(?’s next to some of the declines above indicate that the change from peak is calculated from estimates based on the results of Censuses that have been conducted a decade ago and as such may not be accurate, especially in the cases of countries such as Poland which saw a lot of emigration post-Schengen.)

Taking a fairly comprehensive survey of transition countries, we notice that Russia had the fourth smallest decline relative to its peak at less than 4%; only Poland, with a decline of 1% (albeit may rise as its been almost a decade since the last Census; the decade in which they entered Schengen), and the Czech Republic and Slovakia which showed overall population growth since 1991, beat it. What’s more Russia’s current TFR is actually higher than that of all the other countries in the survey and on current trends will rise to 1.70-1.75 this year accentuating the gap even further.

How is it still feasible to talk of “drastic decline“? How is it still feasible to pretend that its demographics are a complete mess? It is not, of course. Not when the trends and figures most indicative of demographic potential are now better than almost all of East-Central Europe, as well as Germany, Japan, and the Mediterranean states.

(Republished from Da Russophile by permission of author or representative)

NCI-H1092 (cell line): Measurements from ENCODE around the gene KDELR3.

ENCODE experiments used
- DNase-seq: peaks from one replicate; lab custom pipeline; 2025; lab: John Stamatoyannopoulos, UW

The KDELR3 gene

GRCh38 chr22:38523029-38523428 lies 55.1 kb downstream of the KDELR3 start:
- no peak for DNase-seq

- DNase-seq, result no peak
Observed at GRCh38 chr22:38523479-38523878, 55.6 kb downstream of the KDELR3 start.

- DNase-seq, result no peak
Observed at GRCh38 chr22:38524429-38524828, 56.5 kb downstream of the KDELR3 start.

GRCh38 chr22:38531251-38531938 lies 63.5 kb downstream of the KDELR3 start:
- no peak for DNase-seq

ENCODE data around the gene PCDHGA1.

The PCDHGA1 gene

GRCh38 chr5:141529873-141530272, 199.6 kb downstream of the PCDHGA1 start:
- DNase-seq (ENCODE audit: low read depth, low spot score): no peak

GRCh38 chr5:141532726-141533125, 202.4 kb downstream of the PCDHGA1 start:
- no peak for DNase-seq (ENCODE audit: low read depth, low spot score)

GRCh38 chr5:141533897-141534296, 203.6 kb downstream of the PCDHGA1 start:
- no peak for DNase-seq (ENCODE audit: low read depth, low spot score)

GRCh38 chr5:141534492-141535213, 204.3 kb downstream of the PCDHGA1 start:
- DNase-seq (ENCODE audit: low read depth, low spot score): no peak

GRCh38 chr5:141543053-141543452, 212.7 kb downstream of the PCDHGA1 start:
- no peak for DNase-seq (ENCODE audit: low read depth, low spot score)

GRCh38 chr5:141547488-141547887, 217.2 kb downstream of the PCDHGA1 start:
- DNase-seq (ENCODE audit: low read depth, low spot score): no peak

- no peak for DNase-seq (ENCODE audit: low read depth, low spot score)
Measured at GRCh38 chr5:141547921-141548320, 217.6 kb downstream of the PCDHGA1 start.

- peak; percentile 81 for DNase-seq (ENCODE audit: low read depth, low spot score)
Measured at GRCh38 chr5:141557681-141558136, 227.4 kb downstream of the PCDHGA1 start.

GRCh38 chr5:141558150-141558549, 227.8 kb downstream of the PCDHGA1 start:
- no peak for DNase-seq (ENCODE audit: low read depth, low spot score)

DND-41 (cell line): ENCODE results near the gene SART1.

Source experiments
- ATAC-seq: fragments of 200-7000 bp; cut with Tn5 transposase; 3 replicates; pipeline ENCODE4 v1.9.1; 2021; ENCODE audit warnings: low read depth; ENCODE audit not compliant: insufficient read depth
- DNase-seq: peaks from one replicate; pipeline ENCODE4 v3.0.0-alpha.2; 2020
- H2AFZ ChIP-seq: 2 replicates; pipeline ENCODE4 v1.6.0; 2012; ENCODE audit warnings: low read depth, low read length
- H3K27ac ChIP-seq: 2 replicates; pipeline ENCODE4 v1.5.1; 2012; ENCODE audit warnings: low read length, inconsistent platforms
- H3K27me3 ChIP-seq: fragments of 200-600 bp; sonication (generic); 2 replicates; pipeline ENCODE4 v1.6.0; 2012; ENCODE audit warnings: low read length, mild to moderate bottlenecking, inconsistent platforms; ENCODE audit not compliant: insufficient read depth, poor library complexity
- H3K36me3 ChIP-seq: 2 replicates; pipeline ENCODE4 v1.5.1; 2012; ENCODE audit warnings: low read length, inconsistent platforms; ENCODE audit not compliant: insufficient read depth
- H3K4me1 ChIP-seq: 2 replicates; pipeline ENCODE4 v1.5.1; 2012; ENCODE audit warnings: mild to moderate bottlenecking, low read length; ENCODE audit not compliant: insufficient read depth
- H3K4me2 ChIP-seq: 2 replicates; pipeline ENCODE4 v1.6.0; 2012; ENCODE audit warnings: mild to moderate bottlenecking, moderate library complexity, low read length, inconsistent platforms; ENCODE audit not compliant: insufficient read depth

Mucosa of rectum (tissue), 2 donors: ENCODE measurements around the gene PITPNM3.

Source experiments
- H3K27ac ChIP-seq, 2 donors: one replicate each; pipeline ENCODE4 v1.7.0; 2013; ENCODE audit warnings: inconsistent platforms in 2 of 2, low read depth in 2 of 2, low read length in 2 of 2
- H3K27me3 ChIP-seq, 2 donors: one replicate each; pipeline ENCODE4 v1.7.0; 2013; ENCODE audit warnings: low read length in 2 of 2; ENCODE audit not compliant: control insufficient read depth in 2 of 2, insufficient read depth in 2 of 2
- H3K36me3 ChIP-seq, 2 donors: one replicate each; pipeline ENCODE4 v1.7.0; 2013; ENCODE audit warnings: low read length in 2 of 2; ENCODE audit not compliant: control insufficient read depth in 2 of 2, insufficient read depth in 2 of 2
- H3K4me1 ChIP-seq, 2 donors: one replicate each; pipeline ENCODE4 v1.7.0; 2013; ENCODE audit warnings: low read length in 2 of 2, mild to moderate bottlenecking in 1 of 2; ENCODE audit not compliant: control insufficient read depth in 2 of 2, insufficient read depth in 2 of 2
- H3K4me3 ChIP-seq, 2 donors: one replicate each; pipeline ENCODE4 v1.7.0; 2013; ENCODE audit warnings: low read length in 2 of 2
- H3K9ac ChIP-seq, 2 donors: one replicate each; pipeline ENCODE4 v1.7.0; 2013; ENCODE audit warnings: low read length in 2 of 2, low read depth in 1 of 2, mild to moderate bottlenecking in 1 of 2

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Sergey Zhuravlev is a Russian economist who runs a wonky but eminently readable and very useful, interesting blog and writes for Expert (author profile), which I may add is an excellent publication. You have met him previously on my blog as the inventor of a clever – if, in my opinion, flawed – argument that the 2011 Duma elections were marred by 5%-6% fraud, but were clean in Moscow; and if you read the Russia blogs, you may also have come across Mark Adomanis’ translation of one his articles about Russian regional inequality. Now I am presenting a translation of his Feb 13 article on what I called as the end of Russia’s demographic crisis: The Reversal of the Russian Cross. In my opinion, it has a few weaknesses; in particular, he is too cavalier about dismissing the “alcohol hypothesis” about post-Soviet Russia’s “supermortality”. But overall it is a brilliant and deeply informative survey of the origins of the Russian Cross – the crossover of the births and deaths graphs in 1992 – as well as of its recent reversal, to the extent that natural population decline is now almost stabilized and the overall population is able to grow due to net migrants.